• Zap –

            I appreciate that you being more illuminating in this response. Alas will never know what you think any of this points to. I mean, unless that is, you go and retrieve the treasure that you told us you would retrieve back in like October or November. I know we were both absent for a time. Did I miss that you went out and did not locate the TC? Or is there still too much weather in your spot?

            Anyway what is the quote you refer to from SB 64? SB 64 is the Joseph Archuleta letter.

            Lugnutz

          • Zap –

            I hope ypu aee this.

            Scrapbook 46 is perfect for illustratimg the differences between us as relates to the Fenn Treasures.

            You think Fenn insulted no rockabilly chick and composed a story in order to place a hint at a geographic location represented by a clue in the Poem. Is that about right?

            I say he is always yelling the truth to the best of his ability, at least when he is not cracking wise, which he clearly is here. 100% No doubt about it making a joke, and when I read it I laughed out loud. I know the type, I may know tbe girl! I toured with rockabilly bands for a decade.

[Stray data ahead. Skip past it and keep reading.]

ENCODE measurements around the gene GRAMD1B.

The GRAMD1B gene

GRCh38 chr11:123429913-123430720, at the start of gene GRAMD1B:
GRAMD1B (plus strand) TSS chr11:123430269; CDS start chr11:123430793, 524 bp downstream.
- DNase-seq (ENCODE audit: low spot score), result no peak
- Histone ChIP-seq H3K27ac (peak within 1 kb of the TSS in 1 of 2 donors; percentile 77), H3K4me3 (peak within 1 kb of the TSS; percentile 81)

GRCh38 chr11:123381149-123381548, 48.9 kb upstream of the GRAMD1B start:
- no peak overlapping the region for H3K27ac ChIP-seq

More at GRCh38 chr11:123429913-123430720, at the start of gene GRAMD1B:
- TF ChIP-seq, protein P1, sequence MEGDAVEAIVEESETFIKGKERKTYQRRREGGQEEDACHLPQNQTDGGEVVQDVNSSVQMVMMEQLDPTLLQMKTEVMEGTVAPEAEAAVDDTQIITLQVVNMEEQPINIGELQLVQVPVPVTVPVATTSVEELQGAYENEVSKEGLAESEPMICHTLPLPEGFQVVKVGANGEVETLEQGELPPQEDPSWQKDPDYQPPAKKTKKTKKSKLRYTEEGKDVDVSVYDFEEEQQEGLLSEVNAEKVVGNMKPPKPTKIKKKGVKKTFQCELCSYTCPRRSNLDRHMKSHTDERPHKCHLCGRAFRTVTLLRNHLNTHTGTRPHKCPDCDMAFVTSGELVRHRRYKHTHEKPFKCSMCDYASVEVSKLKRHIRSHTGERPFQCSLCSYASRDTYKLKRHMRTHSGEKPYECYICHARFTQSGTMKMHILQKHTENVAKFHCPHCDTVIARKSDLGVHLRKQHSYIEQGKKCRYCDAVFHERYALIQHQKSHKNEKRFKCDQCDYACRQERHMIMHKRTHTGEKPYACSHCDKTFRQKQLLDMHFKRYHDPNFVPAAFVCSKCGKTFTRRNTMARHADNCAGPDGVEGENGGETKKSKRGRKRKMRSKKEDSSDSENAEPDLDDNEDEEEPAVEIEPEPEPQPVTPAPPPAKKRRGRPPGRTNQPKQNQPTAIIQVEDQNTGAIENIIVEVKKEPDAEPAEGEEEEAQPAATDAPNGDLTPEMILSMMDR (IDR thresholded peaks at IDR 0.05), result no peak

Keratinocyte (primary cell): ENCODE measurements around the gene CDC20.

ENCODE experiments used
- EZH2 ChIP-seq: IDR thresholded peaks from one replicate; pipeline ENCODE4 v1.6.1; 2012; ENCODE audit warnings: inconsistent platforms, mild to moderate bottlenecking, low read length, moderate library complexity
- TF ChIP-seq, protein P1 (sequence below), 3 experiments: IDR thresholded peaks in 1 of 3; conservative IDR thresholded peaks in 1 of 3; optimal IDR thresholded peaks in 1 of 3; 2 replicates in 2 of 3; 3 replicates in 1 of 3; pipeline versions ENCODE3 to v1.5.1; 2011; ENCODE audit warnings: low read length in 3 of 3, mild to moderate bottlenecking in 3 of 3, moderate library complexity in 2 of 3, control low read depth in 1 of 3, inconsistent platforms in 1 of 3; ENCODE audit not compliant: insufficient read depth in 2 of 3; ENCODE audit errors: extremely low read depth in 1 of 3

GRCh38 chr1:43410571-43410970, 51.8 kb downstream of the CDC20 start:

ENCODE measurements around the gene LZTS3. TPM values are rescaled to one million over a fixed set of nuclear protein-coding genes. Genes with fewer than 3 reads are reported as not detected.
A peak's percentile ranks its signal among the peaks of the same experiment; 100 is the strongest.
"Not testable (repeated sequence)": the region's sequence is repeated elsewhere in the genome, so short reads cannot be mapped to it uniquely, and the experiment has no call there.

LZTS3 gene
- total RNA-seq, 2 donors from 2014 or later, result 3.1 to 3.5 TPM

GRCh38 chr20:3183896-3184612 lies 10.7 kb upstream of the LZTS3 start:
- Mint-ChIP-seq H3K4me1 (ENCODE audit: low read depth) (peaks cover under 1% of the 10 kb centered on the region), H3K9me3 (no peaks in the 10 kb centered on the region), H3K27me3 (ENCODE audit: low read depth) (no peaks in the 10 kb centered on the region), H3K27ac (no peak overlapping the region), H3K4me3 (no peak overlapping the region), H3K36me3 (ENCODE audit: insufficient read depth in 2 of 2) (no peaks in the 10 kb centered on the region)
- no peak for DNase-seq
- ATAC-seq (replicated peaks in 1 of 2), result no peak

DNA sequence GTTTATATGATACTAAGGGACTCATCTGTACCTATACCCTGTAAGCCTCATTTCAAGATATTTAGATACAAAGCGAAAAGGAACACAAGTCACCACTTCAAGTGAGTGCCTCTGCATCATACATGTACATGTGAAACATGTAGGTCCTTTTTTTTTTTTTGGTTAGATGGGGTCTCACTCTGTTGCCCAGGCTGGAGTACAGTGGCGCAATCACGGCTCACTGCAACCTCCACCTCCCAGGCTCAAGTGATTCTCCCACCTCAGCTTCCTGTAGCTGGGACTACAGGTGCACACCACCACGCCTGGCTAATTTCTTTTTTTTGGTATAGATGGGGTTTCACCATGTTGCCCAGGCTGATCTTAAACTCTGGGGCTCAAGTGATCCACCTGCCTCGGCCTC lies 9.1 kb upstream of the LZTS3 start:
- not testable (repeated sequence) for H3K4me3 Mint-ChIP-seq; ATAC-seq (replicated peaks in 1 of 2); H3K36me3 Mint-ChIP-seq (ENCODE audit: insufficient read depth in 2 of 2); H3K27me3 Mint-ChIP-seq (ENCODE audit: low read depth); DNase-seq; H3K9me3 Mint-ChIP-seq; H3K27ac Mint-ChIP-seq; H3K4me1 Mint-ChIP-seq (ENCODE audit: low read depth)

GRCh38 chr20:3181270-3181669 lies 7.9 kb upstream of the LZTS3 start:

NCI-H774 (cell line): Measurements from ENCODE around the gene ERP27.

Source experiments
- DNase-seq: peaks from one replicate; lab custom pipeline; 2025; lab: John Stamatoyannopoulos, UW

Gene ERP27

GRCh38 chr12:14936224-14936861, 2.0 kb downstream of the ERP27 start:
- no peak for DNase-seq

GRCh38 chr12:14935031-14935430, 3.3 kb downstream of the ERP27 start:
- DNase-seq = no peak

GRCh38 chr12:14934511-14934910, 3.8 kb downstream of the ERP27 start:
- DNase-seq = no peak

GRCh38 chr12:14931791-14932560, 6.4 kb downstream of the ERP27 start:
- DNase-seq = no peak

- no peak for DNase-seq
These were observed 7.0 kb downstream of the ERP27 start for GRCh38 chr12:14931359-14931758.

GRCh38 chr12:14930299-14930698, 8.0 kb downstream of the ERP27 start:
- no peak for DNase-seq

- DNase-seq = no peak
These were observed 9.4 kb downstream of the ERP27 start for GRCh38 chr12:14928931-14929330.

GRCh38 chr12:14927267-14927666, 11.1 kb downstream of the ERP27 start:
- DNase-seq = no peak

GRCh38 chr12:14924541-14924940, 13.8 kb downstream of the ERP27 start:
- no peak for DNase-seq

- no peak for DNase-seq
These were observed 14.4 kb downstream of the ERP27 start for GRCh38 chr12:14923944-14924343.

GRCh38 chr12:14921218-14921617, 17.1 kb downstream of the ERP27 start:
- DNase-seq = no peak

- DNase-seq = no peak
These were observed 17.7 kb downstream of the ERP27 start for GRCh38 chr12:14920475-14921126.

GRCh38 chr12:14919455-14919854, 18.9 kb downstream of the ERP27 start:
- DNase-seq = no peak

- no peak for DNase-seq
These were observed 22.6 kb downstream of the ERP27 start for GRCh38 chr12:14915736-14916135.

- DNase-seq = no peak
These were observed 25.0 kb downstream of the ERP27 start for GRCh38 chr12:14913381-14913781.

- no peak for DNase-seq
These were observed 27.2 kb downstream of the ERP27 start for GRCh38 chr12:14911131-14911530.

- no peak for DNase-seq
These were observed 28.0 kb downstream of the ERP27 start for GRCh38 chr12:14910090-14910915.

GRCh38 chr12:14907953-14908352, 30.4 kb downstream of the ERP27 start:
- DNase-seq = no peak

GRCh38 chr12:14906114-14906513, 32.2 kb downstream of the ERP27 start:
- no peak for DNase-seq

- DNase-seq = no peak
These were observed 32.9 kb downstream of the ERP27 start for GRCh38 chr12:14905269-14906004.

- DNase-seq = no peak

When he names the wrong book, he is saying look at me the smart guy. I am so smart i got the 2 books sceewed up.

            What i enjoy most about the memoir is that Fenn writes in the language of the Forrest at the time. The early stories are imature, the war stories are somber and unsure. The art dealer stories are mature and even cocky.

            Such is the beauty
            Lugnutz

          • Hi Lugnutz,

            Let’s just say that it’s not the weather that has prevented me from making my next trip to the Rockies. But it shouldn’t be much longer.